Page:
(Bloomberg) -- James Dolan threatened to halt alcohol sales at New York Rangers hockey games in response to the state’s investigation into his use of facial-recognition technology at properties owned by Madison Square Garden Entertainment Corp. 

Dolan, the company’s chairman, said in an interview with Fox 5 that the New York State Liquor Authority has been “extremely aggressive” in its investigation and has threatened to take away MSG’s license to sell alcohol. Dolan said he believes officials are targeting his license to generate publicity. 

“So we’re going to give them some publicity,” he said. “What we’re going to do is pick a night, maybe a Rangers game, and we’re going to shut down all the liquor and alcohol in the building.”

“This isn’t gonna bother me because I’ve been sober 29 years,” Dolan said. “I don’t need the liquor.”

Dolan added that he planned on posting fliers featuring the face of New York State Liquor Authority chief Sharif Kabir on concession stands that would typically sell alcohol. It will encourage fans to contact his office if they would like to drink during events at MSG. 

When pressed about how the move would impact MSG’s bottom line, Dolan said the company’s values are of equal importance. MSG owns the NBA’s Knicks as well as the NHL’s Rangers.

On Wednesday, New York Attorney General Letitia James said her office was looking into reports that MSG Entertainment used facial recognition software to prevent certain individuals from entering company venues including Madison Square Garden and Radio City Music Hall.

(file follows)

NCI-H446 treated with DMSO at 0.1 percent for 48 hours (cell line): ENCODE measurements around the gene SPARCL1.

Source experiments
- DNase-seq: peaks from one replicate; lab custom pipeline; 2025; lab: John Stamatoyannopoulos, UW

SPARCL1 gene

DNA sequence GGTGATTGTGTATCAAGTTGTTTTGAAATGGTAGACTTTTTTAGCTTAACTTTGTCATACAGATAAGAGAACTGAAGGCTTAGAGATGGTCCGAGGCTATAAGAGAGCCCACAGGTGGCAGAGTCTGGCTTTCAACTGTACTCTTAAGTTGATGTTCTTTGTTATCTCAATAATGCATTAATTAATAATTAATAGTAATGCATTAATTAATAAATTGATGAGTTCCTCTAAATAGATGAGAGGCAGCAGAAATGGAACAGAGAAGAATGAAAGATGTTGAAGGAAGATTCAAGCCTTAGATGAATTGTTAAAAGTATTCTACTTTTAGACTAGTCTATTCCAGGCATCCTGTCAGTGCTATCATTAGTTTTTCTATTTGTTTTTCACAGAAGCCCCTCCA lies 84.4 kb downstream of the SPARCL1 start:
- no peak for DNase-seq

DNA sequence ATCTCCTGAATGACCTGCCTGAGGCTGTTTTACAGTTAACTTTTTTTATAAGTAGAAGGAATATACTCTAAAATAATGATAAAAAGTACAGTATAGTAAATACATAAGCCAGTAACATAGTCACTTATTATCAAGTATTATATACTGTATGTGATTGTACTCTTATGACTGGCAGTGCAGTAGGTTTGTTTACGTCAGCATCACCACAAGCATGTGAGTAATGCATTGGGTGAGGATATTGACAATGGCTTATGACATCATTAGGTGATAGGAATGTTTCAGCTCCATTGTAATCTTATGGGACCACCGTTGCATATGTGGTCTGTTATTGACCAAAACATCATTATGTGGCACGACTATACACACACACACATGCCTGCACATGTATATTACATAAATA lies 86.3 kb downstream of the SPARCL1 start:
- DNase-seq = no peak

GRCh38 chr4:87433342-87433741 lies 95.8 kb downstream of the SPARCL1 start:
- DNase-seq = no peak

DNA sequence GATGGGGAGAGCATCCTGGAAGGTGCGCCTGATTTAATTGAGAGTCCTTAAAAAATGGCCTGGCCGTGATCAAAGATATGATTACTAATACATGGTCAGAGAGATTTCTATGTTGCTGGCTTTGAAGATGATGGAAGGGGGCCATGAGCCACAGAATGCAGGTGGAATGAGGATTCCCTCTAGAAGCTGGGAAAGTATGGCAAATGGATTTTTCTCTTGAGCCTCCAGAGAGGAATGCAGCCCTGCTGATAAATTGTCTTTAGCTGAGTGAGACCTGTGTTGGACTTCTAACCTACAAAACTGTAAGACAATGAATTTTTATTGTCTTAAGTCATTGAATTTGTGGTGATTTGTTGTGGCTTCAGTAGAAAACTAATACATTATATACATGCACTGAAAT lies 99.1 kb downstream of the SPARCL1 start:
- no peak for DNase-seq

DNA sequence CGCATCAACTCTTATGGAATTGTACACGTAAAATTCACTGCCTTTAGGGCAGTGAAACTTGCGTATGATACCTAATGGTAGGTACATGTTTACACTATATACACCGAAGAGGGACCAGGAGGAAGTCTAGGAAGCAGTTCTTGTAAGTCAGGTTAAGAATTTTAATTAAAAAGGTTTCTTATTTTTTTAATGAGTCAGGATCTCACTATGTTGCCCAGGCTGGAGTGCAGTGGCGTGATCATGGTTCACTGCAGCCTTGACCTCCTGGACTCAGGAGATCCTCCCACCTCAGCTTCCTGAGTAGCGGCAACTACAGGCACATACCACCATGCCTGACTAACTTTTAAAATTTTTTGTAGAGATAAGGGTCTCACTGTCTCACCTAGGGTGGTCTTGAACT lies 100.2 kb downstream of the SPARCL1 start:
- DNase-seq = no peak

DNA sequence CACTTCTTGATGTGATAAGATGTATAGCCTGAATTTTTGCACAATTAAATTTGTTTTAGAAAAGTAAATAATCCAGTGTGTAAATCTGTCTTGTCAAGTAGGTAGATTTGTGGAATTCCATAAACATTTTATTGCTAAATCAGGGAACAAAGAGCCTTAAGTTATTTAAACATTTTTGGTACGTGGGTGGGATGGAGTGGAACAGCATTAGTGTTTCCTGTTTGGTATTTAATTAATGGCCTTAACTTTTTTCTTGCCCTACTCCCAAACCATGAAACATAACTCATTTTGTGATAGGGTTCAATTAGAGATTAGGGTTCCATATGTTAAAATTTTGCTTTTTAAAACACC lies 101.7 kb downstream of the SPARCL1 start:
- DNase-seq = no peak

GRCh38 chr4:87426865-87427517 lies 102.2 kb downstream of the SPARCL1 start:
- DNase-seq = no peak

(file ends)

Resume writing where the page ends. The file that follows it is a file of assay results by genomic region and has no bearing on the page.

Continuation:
The New York State Liquor Authority also opened its own probe following a complaint from lawyers engaged in litigation with MSG who said they had been prevented from entering the venues. In a statement, MSG Entertainment reiterated its policy of banning attorneys representing ticket scalpers, personal injury claims and class action clients who have filed a lawsuit against the company.

They are “not welcome in our venues while litigation is ongoing,” MSG said. The company said its facial-recognition software is a tool it uses to provide a safe and secure environment for guests and employees. 

Under New York law, retail venues that are licensed by the state to sell alcohol must allow access to the general public. 

“We’ve been extremely cooperative and forthcoming with all state agencies,” MSG said. “But we also expect that they give us the opportunity to explain our position.”

(Adds response from company in 10th paragraph.)

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